The archdiocese’s “claim of discriminatory treatment is based on hypothesis,” wrote Judge Judith W. Rogers. “Were the Archdiocese to prevail, WMATA (and other transit systems) would have to accept all types of advertisements to maintain viewpoint neutrality, including ads criticizing and disparaging religion and religious tenets or practices.”
Rogers was joined by Judge Robert L. Wilkins, who wrote in a separate concurrence that the policy was reasonable and within the bounds of the First Amendment because it “does not take sides” when it comes to religion.
The third judge on the panel, Brett M. Kavanaugh, referred to Metro’s ban as “pure discrimination” during oral argument in March. But Kavanaugh, who is now President Trump’s Supreme Court pick, did not participate in the decision Tuesday because of his pending nomination.
For decades, the transit system allowed a range of advertisements, including political satire and criticism of the Catholic Church. But in 2015, Metro banned issue-oriented messages as well as any related to religion or politics because of security concerns over anti-Muslim-themed ads.
The policy limits ads to commercial products and services, which bring in more than $20 million for the agency that relies on funding from the District, Maryland, Virginia and the federal government.
Under Metro’s policy, “advertisements that promote or oppose any religion, religious practice or belief are prohibited.”
The archdiocese’s lawsuit is one of a long list of recent challenges to the strict guidelines. Metro also has been sued over the policy by the American Civil Liberties Union, People for the Ethical Treatment of Animals, an abortion provider and the controversial author Milo Yiannopoulos, among others.
After the Tuesday ruling, the archdiocese is reviewing the decision to determine its next steps. Ed McFadden, secretary of communications, said in a statement that the ruling is a reminder that “freedom of religions and expression in the public square should never be taken for granted, and we will continue to defend those rights at every opportunity.”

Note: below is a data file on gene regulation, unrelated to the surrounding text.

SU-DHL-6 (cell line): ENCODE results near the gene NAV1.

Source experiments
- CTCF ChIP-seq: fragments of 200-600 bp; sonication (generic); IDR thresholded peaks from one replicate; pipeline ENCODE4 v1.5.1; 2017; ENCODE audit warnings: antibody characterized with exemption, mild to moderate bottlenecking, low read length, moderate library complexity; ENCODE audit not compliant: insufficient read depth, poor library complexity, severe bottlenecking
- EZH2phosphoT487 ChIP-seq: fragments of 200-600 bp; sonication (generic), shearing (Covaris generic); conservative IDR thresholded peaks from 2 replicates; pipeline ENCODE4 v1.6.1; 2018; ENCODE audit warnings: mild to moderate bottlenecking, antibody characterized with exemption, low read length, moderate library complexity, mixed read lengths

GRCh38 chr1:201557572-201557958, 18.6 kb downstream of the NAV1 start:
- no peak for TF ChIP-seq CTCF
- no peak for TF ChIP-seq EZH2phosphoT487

The archdiocese went to court last fall after its Christmas-themed ads were rejected and asked a lower-court judge to issue an injunction requiring the agency to display the banners. The planned “Find the Perfect Gift” ads featured a biblical Christmas scene and a link to a website that encouraged people to attend Mass or donate to a Catholic charitable group.
In December, the federal judge rejected the request for a preliminary injunction.
On appeal, lawyers for the archdiocese, including former solicitor general Paul D. Clement, told the U.S. Court of Appeals for the D.C. Circuit that the policy violates the First Amendment and the Religious Freedom Restoration Act. The archdiocese also had the support of Attorney General Jeff Sessions. The Justice Department had argued that the policy was applied inconsistently.
Metro’s outside counsel, Donald B. Verrilli Jr., another former solicitor general, told the court that accepting the archdiocese’s ads would force the agency to accept other religious-themed ads that could cause “tension and divisiveness” and interfere with the agency’s ability to run the system.
At oral argument, the archdiocese said Metro’s policy unfairly and unconstitutionally singled out the church by allowing secular advertisers to promote Christmas shopping and charitable giving.
In its 35-page ruling, the court said the archdiocese’s ad campaign is primarily about religion — not charitable giving — and part of its acknowledged effort to encourage attendance at Catholic Mass.
The imagery in the ad is “evocative not of the desirability of charitable giving, but rather the saving grace of Christ,” Rogers wrote. “Had the Archdiocese wished to submit an ad encouraging charitable giving, nothing in the record suggests it could not do so.”
The court said the archdiocese had not shown that Metro’s policy impermissibly favors one point of view or religion over another because it broadly eliminates all religious content.
Wilkins noted in his separate opinion that the Supreme Court has repeatedly said that the government — in this case, the publicly funded transit system — may restrict certain types of private speech as long as the restrictions are “not a cover for suppressing viewpoints with which the government disagrees.”
Metro’s rule is acceptable, he wrote, because it “does not take sides; it restricts all speech on the topic equally, without discriminating within the defined category.”
Metro spokesman Dan Stessel said in an email Tuesday, “We welcome the court’s decision.”